Witchfinder General’s 1983 album Friends of Hell is for those who just couldn’t get enough of Black Sabbath’s sound from the early to mid 1970s.
Their flavor of doom metal, which really wasn’t thought of as a genre then, would satisfy the fans of the dark sounds that Ozzy Osbourne, Tony Iommi, Geezer Butler and Bill Ward churned out from Master of Reality in 1971 to Sabotage in 1975.
The dark guitar tones, crushing slow riffs and Ozzy-esque wailing vocals are all there.
Plus, they wrote some pretty damn good songs too.
Much like Black Sabbath, they took their name from a movie. In their case, it was the 1968 flick Witchfinder General (with the alternative name The Conquering Worm in the U.S.) starring Vincent Price in the title role. And much like Black Sabbath, they sung songs about the occult and the darker side of life.
Founded in Stourbridge, England, in 1979, they released their first album, Death Penalty, in 1982, quickly followed by their second album, Friends of Hell in 1983. They would disband in 1984 and reform in 2006, releasing the album Resurrected in 2008, disbanding again that year.
Handling vocals on Friends of Hell is Zeeb Parkes, who sings in an Ozzy-esque wail, but doesn’t quite sound like Ozzy. But, he didn’t need to sound like Ozzy, though. His vocals are the driving force on Friends of Hell, helping give them their own sound.
Guitarist Phil Cope and bassist Rod Hawkes, on the other hand, could pass off as Iommi and Butler to those that aren’t diehard Sabbath fans. They don’t rip off Sabbath’s riff, Witchfinder General’s music is definitely their own, but they do sound like Sabbath if Sabbath decided to just stay with their early sound.
Grounding things is drummer Graham Ditchfield. He’s pretty consistent as far as keeping things nailed down with a steady beat.
The first three tracks on the album are also the best in my opinion.
“Love on Smack” kicks off Friends of Hell in kick-ass fashion. It’s reminiscent of Sabbath in their faster moments. It could easily be mistaken for a Sabbath track if it weren’t for Parkes’ vocals. From the main riff to the solo, it just drips of Sabbath and their blues-influence heaviness. It’s one of the best tracks on the album and you’ll remember it long after listening. You’ll find yourself saying the closing verses “she’s dying, she’s dying, she’s dying … she’s dead.”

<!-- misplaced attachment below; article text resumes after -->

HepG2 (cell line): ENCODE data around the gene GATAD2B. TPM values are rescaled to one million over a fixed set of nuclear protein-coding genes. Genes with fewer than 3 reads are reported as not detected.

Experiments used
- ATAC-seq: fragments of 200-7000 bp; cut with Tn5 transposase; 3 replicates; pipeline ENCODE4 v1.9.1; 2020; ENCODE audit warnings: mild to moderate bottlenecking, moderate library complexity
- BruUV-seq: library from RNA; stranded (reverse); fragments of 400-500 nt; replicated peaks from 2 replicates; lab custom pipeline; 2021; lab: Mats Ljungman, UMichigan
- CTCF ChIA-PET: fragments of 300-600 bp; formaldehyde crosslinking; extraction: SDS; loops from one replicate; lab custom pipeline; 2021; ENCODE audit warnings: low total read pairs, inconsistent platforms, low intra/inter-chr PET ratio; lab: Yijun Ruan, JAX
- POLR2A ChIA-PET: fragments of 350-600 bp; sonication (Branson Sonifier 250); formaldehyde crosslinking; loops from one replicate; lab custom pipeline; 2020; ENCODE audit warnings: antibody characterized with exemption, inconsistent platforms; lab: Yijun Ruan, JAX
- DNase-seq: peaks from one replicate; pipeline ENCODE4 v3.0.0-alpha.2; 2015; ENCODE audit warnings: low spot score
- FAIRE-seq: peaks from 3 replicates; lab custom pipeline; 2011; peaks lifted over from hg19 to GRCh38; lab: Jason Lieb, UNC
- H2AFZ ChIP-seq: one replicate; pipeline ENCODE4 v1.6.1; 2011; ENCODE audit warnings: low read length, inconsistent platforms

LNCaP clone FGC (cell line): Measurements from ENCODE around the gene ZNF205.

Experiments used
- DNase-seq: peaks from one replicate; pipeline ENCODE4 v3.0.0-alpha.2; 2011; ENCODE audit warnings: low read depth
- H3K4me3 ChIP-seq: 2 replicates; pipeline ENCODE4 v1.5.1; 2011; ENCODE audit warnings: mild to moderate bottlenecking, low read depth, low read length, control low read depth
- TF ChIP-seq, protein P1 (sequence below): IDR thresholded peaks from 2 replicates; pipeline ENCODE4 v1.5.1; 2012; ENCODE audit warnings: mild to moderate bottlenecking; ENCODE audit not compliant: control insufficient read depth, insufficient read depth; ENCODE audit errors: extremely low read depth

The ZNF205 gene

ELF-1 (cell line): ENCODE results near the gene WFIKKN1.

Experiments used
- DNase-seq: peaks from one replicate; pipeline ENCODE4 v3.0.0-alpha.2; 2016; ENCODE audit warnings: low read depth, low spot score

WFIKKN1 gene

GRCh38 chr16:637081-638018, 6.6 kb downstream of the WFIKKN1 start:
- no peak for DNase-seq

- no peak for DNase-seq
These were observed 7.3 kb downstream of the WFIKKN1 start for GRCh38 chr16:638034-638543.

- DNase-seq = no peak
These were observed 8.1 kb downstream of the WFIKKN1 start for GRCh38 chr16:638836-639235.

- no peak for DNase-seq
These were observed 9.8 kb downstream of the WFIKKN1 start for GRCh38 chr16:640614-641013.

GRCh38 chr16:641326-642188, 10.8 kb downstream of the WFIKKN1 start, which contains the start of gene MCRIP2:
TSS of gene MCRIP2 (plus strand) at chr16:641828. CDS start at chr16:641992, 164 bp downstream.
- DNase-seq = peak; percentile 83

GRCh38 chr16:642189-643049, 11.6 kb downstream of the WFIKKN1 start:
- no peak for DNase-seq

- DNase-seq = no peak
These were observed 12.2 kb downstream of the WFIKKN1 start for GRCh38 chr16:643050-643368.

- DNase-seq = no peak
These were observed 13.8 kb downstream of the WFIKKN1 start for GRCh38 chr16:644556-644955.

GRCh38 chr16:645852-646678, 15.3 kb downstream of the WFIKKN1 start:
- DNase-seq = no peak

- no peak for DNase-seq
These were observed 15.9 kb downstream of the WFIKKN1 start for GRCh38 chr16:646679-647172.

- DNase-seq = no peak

“Last Chance,” on the other hand is pretty much doom metal all the way through, with its heavy and slow opening riffs to its whirling guitars throughout the verses. If you like “Children of the Grave,” then this one is probably right up your alley.
After two, rather dark, Sabbathy tunes, Witchfinder General kicks into rock anthem gear with “Music.” It’s kind of a shock after the first two tracks, but man, is it catchy. After the first time the chorus, you’ll find yourself singing “I need music, everyday!” It’s like a fusion of 70s and 80s arena rock with a big sound and fist pounding bravado.
Now, they don’t slouch on the rest of the album, but after those first three songs, it’s difficult to maintain that level. Not that other songs don’t come close.
“Friends of Hell” is lyrically speaking about as Sabbath as you can get. It’s a narrative song about a protagonist hunting down some devil worshippers who he watches melt by the end of the song. While pretty good, it doesn’t match the songs before it as far as energy.
Witchfinder General stays in the narrative territory throughout most of the album, with most of them being a story within themselves, whether it be about someone who considers themselves a coward for not being able to kill themselves (“Requiem for Youth”) to another song about contemplating suicide because of a lost love (“I Lost You”).
Parkes really shines as a vocalist on “Shadowed Images.” You can hear quite a bit of the sound that would go on to become the doom metal we know today intermingle with a lot of Sabbathy riffs here. It’s an enthralling song with an almost ethereal feel to it.
“Quietus,” though, comes closest to matching the first three songs on the album. It kicks off like you’re watching elephants walk up a hill then takes off as the elephants hit the pinnacle and start stampeding downhill. It goes a lot of different places and has a great instrumental section to it. In a way, it reminds you how Sabbath would meander into almost unrelated instrumental territory at the end of the song. Definitely recommend this one.
Friends of Hell is definitely worth checking out, especially if you’re a fan of doom metal, early Black Sabbath or both. The songs are strong, memorable and you’ll be singing the choruses before you realize it.
Also, if you love doom metal, then this is a must listen. You’ll hear one of the roots which the modern doom metal movement springs from.